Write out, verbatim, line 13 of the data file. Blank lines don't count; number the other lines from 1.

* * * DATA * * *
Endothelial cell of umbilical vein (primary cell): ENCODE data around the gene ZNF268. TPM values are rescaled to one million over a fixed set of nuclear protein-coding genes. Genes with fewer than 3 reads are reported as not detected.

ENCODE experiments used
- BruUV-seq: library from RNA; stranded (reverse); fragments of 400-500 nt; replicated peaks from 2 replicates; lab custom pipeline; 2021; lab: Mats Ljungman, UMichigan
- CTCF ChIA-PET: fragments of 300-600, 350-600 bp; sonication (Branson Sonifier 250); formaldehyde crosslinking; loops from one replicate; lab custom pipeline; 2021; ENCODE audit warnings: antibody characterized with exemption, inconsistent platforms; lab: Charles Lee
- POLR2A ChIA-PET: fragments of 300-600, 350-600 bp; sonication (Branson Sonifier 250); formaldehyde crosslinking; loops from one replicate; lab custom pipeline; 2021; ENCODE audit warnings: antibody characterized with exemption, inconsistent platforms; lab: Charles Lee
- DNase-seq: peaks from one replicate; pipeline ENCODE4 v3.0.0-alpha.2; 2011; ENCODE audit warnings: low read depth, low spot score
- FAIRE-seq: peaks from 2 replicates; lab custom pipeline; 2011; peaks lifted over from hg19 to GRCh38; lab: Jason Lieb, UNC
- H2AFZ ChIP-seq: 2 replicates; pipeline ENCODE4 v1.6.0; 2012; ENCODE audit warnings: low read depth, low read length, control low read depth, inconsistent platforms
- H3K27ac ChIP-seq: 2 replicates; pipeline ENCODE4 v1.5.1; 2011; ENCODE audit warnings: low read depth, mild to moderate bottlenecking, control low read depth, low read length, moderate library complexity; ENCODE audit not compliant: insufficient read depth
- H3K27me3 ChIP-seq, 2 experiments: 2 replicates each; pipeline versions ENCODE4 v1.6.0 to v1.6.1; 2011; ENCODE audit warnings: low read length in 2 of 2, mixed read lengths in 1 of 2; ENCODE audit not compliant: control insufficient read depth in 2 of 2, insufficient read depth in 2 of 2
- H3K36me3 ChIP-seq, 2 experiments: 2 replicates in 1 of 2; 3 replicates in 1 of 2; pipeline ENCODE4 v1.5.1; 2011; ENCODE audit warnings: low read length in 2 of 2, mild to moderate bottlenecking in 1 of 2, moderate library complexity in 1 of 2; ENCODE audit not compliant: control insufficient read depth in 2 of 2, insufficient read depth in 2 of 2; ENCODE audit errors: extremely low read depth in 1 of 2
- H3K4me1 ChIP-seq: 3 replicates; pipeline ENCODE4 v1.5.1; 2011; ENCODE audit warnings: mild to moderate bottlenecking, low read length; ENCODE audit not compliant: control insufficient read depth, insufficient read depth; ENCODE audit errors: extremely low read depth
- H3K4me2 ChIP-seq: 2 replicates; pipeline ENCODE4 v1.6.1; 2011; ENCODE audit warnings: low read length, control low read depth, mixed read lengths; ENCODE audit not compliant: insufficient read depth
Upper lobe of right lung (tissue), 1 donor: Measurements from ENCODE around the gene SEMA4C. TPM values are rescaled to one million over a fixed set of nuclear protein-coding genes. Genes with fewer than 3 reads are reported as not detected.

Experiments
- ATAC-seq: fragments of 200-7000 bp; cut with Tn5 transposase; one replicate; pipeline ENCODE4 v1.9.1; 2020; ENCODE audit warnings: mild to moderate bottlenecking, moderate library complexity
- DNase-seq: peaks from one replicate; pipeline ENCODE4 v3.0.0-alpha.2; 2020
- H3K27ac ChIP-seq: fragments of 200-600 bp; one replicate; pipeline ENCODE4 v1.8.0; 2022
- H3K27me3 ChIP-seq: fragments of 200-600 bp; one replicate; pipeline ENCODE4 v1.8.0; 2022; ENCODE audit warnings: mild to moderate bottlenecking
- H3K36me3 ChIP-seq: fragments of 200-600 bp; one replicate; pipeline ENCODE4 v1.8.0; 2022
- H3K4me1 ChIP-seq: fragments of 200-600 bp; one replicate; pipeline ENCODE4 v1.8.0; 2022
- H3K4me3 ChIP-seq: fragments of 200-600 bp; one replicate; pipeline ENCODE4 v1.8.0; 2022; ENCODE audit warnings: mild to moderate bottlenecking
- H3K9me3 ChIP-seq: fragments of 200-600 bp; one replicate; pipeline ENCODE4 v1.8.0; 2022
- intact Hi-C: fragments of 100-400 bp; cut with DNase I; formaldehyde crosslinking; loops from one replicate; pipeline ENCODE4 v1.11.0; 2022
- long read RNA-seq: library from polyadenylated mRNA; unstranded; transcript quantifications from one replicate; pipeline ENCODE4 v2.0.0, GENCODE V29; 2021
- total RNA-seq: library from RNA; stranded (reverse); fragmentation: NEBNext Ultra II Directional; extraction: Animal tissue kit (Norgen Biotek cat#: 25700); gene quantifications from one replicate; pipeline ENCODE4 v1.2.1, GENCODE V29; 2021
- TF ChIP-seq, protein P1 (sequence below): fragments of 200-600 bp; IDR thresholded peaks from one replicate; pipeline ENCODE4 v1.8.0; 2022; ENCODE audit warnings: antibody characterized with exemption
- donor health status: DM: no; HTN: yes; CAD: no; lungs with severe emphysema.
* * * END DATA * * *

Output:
- H3K4me2 ChIP-seq: 2 replicates; pipeline ENCODE4 v1.6.1; 2011; ENCODE audit warnings: low read length, control low read depth, mixed read lengths; ENCODE audit not compliant: insufficient read depth